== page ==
When installing electro-sensitive protective equipment, such as a Safety Light Curtain, the minimum distance that is required to stop the machine before a person who enters the detection zone will reach the machine is stipulated by ISO 13855 and other standards.
• Calculating the minimum distance based on ISO 13855
Minimum distance (S) = Person’s approach speed × response time + additional distance due to the sensor’s detection capability
|A. Vertical approach||Finger or hand detection|
・ S = (K × T) + 8 (d - 14) d ≤ 40 mm
K = 2,000 mm/s (assuming entry speed of finger)
T = Machine's maximum stop time + Light Curtain response time (s)
d = Light Curtain's minimum detection object value (mm)
Note: If S = ≤ 100 mm, S = 100 mm
If S = > 500 mm, recalculate with K = 1,600 mm/s
If the calculation result is S ≤ 500 mm, S = 500 mm
・ S = (K × T) + C 40 mm < d ≤ 70 mm
K = 1,600 mm/s (assuming person's walking speed)
T = Machine's maximum stop time + Light Curtain response time (s)
C = 850 mm (assuming entry with an outstretched arm)
|B. Horizontal approach||・ S = (K × T) + (1,200 - 0.4 H)|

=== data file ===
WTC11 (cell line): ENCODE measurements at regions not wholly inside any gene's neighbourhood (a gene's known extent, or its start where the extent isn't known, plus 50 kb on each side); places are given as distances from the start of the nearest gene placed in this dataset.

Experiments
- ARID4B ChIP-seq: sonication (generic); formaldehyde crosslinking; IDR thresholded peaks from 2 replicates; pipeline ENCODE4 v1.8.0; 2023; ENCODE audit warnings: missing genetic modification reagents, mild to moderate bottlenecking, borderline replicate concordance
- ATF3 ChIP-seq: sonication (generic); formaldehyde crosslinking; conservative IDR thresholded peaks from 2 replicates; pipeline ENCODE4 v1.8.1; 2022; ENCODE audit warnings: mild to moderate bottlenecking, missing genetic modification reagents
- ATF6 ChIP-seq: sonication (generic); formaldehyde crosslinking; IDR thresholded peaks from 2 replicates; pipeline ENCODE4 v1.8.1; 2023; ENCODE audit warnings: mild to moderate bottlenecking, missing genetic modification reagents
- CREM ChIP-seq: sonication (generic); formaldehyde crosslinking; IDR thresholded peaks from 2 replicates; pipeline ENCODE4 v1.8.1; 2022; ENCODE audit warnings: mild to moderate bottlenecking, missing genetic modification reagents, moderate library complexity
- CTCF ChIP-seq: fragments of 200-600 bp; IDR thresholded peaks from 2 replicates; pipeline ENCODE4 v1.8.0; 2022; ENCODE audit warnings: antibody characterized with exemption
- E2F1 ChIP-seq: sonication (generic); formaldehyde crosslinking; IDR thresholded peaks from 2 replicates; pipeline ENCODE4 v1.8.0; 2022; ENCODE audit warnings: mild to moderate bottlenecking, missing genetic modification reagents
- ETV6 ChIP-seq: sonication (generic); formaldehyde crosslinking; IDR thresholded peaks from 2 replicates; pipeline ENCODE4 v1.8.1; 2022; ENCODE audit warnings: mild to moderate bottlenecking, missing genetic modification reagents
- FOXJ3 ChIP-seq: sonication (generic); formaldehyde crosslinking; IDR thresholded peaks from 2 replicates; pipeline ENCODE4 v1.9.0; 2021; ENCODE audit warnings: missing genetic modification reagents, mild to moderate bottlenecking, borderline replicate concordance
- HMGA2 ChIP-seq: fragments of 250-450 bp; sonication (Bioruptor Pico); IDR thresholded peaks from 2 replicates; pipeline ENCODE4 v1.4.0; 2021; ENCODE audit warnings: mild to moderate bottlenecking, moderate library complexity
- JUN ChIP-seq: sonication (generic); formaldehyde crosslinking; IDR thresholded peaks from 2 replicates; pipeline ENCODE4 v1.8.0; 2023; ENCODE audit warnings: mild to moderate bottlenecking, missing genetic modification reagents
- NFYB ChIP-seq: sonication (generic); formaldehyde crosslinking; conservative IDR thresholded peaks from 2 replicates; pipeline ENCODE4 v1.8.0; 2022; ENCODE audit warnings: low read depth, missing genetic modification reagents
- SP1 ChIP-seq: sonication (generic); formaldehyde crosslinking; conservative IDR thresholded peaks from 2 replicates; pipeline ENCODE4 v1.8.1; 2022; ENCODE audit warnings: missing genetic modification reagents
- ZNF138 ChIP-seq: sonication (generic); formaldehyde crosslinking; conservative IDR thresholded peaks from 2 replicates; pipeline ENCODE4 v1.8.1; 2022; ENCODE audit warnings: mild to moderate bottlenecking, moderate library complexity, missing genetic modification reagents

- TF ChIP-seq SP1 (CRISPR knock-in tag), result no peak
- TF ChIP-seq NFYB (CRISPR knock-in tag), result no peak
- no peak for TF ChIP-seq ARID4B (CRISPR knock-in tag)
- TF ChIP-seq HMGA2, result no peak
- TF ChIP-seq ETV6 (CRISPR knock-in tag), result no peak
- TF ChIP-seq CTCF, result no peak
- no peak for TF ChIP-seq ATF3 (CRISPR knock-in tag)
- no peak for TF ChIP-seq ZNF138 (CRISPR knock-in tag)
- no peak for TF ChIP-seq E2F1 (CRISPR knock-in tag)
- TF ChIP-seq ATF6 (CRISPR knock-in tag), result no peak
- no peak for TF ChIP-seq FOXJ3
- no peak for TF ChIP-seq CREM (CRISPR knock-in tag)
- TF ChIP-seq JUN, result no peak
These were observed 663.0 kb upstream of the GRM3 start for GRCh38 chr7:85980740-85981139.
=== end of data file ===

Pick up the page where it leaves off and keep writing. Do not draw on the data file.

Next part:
K = 1,600 mm/s (assuming person's walking speed)
T = Machine's maximum stop time + Light Curtain response time (s)
H = Light Curtain installation height (mm)
Note: 1. H ≥ 15 (d - 50). However H must not exceed 1,000 mm and drop below 0 mm.
2. If H exceeds 300 mm (200 mm for non-industrial applications), there is a danger of someone slipping under. This must be considered in the risk assessment.
|C. Entry at an angle||D. Two-point switching device|
|General formula||S = K × T + C|
|A. Vertical approach||d ≤ 40 mm||100 mm ≤ S ≤ 500 mm||S = (2,000 mm/s × T) + 8 (d - 14 mm)|
|S > 500 mm||S = (1,600 mm/s × T) + 8 (d - 14 mm)|
|40 mm < d ≤ 70 mm||S = (1,600 mm/s × T) + 850 mm|
|B. Horizontal approach||S = (1,600 mm/s × T) + (1,200 mm - 0.4 H)|
4. Muting Function (IEC 61496-1)
The muting function temporarily stops the detection function of the Safety Light Curtain and automatically keeps it ON regardless of whether the light is incident or tripped.
The muting function can be added to the F3SJ-A/B Safety Light Curtain by attaching a key cap for muting. The F3SG-RA Safety Light Curtain provides this function as standard.